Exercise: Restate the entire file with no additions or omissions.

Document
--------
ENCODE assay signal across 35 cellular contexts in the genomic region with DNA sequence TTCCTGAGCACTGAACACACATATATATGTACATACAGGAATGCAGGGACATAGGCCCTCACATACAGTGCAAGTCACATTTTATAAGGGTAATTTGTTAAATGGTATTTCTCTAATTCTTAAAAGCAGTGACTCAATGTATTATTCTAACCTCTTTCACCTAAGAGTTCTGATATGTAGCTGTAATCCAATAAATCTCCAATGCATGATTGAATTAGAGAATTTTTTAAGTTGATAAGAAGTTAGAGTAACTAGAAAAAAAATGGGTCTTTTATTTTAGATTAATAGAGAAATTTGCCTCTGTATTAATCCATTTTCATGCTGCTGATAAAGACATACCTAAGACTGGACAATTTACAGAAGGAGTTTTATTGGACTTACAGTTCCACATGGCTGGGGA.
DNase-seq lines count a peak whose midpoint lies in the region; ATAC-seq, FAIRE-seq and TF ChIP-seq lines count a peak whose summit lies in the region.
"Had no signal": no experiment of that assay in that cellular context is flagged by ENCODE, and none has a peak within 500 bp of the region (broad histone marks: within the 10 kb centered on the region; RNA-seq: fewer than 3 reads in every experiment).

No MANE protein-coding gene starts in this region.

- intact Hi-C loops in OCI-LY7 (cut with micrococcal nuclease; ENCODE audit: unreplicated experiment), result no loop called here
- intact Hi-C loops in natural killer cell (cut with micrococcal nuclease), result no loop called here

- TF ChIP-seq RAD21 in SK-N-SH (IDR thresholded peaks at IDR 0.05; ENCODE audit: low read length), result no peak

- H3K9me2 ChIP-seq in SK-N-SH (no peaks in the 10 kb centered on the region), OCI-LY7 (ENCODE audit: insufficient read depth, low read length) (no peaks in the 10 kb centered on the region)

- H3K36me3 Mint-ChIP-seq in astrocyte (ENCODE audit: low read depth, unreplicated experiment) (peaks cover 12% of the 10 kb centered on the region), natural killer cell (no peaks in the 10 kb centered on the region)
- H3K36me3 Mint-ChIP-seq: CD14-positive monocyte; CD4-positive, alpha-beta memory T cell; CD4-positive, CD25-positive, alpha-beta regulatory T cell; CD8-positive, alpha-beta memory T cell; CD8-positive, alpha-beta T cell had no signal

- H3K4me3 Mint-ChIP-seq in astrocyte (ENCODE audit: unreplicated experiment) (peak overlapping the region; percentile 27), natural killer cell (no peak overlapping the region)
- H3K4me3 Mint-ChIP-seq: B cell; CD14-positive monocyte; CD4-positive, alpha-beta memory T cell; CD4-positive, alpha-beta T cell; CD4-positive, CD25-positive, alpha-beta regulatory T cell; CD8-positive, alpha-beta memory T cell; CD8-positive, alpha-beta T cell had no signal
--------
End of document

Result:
ENCODE assay signal across 35 cellular contexts in the genomic region with DNA sequence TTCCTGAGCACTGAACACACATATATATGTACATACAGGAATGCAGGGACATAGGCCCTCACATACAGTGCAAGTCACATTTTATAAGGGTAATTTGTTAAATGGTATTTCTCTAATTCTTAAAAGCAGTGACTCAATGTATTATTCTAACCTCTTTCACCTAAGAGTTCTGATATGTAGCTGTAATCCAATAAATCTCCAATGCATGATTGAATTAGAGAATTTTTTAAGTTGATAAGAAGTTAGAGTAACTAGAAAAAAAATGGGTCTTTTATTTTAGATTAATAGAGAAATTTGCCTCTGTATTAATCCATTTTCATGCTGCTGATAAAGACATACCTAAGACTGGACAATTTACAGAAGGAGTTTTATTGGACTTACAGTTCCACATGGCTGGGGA.
DNase-seq lines count a peak whose midpoint lies in the region; ATAC-seq, FAIRE-seq and TF ChIP-seq lines count a peak whose summit lies in the region.
"Had no signal": no experiment of that assay in that cellular context is flagged by ENCODE, and none has a peak within 500 bp of the region (broad histone marks: within the 10 kb centered on the region; RNA-seq: fewer than 3 reads in every experiment).

No MANE protein-coding gene starts in this region.

- intact Hi-C loops in OCI-LY7 (cut with micrococcal nuclease; ENCODE audit: unreplicated experiment), result no loop called here
- intact Hi-C loops in natural killer cell (cut with micrococcal nuclease), result no loop called here

- TF ChIP-seq RAD21 in SK-N-SH (IDR thresholded peaks at IDR 0.05; ENCODE audit: low read length), result no peak

- H3K9me2 ChIP-seq in SK-N-SH (no peaks in the 10 kb centered on the region), OCI-LY7 (ENCODE audit: insufficient read depth, low read length) (no peaks in the 10 kb centered on the region)

- H3K36me3 Mint-ChIP-seq in astrocyte (ENCODE audit: low read depth, unreplicated experiment) (peaks cover 12% of the 10 kb centered on the region), natural killer cell (no peaks in the 10 kb centered on the region)
- H3K36me3 Mint-ChIP-seq: CD14-positive monocyte; CD4-positive, alpha-beta memory T cell; CD4-positive, CD25-positive, alpha-beta regulatory T cell; CD8-positive, alpha-beta memory T cell; CD8-positive, alpha-beta T cell had no signal

- H3K4me3 Mint-ChIP-seq in astrocyte (ENCODE audit: unreplicated experiment) (peak overlapping the region; percentile 27), natural killer cell (no peak overlapping the region)
- H3K4me3 Mint-ChIP-seq: B cell; CD14-positive monocyte; CD4-positive, alpha-beta memory T cell; CD4-positive, alpha-beta T cell; CD4-positive, CD25-positive, alpha-beta regulatory T cell; CD8-positive, alpha-beta memory T cell; CD8-positive, alpha-beta T cell had no signal